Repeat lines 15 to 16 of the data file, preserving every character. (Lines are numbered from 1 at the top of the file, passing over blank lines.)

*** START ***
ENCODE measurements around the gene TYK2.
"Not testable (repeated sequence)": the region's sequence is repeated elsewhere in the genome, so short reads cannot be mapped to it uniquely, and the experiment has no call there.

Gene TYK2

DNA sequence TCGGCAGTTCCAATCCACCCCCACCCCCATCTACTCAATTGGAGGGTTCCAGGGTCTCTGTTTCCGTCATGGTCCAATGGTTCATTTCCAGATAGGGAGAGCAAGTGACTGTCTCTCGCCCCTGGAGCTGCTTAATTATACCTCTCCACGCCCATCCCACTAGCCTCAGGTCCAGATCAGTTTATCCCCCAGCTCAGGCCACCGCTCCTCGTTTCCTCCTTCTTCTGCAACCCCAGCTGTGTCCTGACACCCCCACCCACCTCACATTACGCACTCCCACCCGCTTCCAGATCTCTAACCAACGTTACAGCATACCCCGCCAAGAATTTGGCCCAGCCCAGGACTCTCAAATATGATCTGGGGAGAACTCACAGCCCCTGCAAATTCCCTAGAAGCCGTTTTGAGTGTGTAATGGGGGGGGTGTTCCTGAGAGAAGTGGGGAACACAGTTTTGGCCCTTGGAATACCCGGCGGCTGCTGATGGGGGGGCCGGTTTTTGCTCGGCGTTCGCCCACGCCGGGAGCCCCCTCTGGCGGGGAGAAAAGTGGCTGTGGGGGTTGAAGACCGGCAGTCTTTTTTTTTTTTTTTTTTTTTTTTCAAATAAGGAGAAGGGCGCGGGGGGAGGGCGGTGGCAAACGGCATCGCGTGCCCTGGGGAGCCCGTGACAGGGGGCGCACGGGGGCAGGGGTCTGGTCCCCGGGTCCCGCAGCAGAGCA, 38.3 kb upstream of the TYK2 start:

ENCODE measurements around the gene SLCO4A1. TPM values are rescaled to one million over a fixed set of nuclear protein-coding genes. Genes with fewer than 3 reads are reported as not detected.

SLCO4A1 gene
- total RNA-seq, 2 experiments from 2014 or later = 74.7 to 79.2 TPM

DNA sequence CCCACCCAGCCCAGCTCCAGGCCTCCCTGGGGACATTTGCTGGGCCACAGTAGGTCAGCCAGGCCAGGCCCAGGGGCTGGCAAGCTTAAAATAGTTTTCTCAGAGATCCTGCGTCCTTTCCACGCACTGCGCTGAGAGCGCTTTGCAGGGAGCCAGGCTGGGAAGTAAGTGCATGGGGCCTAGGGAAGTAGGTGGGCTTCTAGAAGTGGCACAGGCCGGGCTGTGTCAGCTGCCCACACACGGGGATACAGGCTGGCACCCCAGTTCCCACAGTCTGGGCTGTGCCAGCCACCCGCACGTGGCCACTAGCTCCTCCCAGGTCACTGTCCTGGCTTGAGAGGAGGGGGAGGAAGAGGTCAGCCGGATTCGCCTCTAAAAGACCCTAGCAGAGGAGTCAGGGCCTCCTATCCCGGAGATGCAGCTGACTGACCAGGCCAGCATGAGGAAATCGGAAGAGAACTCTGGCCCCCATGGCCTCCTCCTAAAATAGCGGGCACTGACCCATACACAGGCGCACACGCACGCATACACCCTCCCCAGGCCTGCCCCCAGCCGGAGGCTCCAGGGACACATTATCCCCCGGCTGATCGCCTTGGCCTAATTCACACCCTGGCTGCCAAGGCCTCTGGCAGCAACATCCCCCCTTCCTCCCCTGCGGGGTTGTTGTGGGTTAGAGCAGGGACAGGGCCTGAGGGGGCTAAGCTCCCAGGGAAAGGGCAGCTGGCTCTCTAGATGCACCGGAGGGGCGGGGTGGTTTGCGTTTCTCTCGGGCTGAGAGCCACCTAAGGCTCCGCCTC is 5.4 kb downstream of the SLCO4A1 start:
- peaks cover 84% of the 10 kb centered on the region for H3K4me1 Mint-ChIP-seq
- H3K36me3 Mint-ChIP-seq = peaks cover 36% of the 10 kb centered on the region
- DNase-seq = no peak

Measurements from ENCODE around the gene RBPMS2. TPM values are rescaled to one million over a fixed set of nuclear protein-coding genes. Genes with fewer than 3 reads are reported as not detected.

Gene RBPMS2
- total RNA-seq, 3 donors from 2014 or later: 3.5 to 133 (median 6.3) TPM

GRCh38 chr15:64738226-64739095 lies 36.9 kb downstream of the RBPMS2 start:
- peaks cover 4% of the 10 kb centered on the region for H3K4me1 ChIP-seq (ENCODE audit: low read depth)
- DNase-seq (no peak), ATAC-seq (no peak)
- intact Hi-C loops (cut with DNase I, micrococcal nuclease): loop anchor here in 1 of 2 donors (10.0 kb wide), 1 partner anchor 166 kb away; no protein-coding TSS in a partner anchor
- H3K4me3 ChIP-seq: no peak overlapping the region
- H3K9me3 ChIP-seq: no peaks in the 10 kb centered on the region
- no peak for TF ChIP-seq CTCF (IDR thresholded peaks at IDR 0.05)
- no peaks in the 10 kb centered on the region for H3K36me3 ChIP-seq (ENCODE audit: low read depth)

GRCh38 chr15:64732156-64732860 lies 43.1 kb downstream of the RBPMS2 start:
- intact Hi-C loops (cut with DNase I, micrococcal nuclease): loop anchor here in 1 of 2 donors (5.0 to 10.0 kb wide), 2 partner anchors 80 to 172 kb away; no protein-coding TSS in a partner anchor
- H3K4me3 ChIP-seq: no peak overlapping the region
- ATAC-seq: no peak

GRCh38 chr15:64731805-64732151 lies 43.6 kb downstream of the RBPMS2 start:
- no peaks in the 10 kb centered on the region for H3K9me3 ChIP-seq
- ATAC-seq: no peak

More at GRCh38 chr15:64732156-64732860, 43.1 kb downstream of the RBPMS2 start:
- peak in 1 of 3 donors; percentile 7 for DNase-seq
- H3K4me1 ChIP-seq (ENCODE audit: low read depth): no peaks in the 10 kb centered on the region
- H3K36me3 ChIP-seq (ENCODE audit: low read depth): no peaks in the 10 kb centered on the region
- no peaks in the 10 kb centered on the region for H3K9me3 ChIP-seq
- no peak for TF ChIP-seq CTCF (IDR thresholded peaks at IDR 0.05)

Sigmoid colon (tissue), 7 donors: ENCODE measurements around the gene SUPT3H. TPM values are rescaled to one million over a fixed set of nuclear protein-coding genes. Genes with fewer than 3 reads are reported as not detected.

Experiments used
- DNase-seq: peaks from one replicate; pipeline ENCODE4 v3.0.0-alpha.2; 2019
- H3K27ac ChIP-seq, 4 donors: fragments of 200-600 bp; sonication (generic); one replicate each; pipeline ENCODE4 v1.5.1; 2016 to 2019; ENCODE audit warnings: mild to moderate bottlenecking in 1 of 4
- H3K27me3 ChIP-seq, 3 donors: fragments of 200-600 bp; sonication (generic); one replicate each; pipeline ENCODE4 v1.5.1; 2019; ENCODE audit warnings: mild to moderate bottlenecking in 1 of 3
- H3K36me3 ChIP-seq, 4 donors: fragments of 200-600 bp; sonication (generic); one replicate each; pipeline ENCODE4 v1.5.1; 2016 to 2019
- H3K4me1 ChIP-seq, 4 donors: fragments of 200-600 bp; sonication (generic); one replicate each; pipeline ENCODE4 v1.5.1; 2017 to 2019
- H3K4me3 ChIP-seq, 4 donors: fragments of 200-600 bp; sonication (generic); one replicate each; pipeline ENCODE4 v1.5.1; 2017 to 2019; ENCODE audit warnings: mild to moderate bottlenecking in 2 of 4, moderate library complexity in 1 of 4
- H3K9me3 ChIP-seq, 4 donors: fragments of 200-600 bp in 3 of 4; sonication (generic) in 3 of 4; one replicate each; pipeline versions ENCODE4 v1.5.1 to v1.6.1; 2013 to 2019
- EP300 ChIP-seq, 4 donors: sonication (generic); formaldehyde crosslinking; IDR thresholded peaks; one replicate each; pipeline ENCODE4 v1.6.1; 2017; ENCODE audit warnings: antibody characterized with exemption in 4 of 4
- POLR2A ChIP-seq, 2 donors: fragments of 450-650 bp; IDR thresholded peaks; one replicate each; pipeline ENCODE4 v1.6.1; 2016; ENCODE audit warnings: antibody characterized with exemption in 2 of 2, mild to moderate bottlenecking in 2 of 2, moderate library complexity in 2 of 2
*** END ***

GRCh38 chr15:64738226-64739095 lies 36.9 kb downstream of the RBPMS2 start:
- peaks cover 4% of the 10 kb centered on the region for H3K4me1 ChIP-seq (ENCODE audit: low read depth)